Nov. 3, 2006
Put more money in your pocket
FSAs remain viable option to lower your taxes in 2007
Flexible spending accounts (FSAs) are a great way to reduce your taxable income and set money aside to pay for health care and/or dependent care expenses.
FSA deductions are taken from your pay on a pretax basis, which reduces your taxable income. You pay less in taxes and have money set aside to pay for your out-of-pocket expenses.
By establishing a health care FSA, the funds deducted from your pay are available for you to cover the cost of eligible medical, dental, or other health care expenses for you and your immediate family members. Copays for office visits, prescription drugs, and over-the-counter medications can be paid for with a health care FSA. You can use a dependent care account to pay for day care expenses for your children under age 13 while you work or attend school. A dependent care FSA also can be used to pay for eligible elder care expenses.
IRS modifies FSA debit card guidelines
The ADP FlexDirect debit card has made it more convenient to access your FSA dollars and pay for eligible expenses at the point of sale. However, updated Internal Revenue Service (IRS) guidelines will change the way staff can use FSA debit cards.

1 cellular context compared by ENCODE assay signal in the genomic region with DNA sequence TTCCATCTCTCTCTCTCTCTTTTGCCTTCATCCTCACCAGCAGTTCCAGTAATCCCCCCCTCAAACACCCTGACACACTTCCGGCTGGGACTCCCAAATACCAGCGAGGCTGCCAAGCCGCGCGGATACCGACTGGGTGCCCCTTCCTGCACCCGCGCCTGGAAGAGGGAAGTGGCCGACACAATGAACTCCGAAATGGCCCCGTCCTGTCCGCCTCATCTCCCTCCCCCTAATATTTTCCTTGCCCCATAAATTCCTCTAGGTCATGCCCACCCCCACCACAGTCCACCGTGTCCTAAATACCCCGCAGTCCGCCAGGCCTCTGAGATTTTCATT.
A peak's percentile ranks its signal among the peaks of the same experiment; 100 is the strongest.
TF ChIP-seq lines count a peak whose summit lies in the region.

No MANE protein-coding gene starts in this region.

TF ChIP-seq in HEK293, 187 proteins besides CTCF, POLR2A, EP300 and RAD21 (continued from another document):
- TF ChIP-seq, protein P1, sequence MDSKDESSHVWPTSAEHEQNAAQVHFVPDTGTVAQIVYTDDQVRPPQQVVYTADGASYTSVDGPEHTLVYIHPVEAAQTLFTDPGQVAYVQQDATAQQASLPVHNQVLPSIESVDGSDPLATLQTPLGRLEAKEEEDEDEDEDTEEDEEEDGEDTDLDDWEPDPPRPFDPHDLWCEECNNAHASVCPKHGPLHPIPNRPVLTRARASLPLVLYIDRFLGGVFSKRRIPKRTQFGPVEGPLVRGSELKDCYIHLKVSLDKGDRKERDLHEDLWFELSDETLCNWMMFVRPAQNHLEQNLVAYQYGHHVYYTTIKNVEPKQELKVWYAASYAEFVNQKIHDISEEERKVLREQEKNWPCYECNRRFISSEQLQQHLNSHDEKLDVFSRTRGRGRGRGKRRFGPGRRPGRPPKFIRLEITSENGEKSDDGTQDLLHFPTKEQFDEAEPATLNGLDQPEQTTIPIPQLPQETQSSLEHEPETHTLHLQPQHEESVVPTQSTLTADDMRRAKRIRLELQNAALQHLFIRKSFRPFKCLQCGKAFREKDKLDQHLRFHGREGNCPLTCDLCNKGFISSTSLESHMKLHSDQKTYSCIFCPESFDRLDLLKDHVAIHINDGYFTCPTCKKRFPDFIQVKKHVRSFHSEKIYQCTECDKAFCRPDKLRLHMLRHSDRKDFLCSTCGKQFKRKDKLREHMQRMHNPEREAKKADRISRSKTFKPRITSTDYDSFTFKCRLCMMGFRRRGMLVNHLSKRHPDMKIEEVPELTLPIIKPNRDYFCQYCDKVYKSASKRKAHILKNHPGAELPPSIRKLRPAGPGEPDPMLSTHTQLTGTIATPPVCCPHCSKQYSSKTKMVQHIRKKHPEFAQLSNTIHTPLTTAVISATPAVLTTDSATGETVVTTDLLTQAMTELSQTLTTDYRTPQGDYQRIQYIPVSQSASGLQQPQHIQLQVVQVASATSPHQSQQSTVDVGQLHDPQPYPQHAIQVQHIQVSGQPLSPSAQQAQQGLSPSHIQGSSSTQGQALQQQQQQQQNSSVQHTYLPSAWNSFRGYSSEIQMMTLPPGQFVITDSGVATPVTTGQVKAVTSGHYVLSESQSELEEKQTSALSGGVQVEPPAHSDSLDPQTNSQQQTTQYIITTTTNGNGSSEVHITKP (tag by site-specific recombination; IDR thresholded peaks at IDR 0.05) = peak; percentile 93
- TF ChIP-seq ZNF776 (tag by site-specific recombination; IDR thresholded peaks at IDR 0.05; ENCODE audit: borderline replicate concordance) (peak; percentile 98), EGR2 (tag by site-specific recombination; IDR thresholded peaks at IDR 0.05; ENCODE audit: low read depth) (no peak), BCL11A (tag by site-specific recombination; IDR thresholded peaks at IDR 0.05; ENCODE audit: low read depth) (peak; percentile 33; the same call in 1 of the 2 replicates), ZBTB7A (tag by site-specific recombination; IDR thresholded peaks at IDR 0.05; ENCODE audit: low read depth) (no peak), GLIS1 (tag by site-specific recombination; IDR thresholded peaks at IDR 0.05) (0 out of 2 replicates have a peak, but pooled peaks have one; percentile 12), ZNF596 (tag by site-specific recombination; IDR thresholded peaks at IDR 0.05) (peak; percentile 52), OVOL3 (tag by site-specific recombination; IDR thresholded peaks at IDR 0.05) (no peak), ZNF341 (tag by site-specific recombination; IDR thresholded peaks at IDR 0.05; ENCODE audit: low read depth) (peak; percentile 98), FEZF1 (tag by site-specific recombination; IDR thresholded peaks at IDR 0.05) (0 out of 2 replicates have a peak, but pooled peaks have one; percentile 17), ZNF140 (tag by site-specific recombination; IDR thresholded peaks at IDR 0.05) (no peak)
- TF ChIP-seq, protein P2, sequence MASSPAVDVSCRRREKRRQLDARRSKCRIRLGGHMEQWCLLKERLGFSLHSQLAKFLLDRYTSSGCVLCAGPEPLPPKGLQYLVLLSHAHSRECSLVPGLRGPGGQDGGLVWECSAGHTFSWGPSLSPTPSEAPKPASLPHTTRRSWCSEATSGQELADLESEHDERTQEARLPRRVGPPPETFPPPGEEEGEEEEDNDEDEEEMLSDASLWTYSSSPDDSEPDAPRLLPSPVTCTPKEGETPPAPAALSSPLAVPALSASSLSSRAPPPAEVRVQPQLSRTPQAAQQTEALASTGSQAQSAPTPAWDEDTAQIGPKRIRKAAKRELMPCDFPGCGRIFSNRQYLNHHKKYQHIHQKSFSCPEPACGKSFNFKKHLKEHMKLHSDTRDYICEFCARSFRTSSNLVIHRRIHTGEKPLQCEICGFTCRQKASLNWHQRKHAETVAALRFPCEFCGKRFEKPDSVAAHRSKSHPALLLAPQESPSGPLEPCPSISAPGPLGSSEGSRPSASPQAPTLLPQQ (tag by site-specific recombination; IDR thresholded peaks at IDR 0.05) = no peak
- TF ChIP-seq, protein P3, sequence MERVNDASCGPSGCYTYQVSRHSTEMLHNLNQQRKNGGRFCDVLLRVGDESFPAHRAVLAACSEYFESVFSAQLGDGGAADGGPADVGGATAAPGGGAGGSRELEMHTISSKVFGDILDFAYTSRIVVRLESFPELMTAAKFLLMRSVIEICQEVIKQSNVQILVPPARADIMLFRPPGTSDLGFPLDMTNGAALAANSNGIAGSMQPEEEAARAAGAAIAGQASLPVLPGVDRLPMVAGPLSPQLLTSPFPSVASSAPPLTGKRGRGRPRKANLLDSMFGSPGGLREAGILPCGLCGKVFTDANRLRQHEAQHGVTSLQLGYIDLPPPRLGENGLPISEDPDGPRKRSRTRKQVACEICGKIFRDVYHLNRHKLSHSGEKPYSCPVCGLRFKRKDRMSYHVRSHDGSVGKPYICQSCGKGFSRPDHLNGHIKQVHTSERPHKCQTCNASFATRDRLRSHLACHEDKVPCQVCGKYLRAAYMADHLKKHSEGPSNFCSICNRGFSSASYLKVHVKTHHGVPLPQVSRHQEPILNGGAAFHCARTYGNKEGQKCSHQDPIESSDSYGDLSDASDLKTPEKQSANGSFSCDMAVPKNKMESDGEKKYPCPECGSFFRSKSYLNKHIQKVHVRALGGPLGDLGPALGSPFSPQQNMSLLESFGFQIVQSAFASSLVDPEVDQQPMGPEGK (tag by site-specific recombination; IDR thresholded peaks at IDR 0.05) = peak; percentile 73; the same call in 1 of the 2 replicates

Beginning Jan. 1, 2007, cardholders will experience an increase in the number of instances when they will be asked to submit receipts to ADP FlexDirect, the FSA administrator, even for purchases that have been made in the past without substantiation, such as refills for prescription drugs. It is critical that you save your receipts for all FSA card transactions and submit your receipts to ADP when requested in order to document your claim.
If documentation is not received by ADP in the requested timeframe, the transaction will be deemed an ineligible expense, and you will be required to reimburse the plan.
Additionally, the FlexDirect cards will be limited to those businesses designated as health care-related merchants and to those vendors who use a special reporting system to identify items purchased. Health care-related merchants include physician offices, dental offices, hospitals, and most pharmacies.
It is unclear if the debit cards will be accepted at pharmacies located within a retail store. Currently, the majority of nonhealth care-related retailers do not report the necessary information to identify the items purchased so that the transaction can be verified as an eligible purchase from an FSA.
As in the past, eligible expenses can always be submitted for reimbursement using a paper claim. While this may reduce the convenience a little, the tax savings remain the same.
UPMC continues to work with ADP to streamline the documentation process and to reduce the number of receipts that you will need to submit to ADP.
For more information on enrolling in an FSA or changes on the use of the debit card, review your customized Open Enrollment information available through My HUB or log on to the Benefits section of UPMC Infonet (http://benefits.infonet.upmc.com).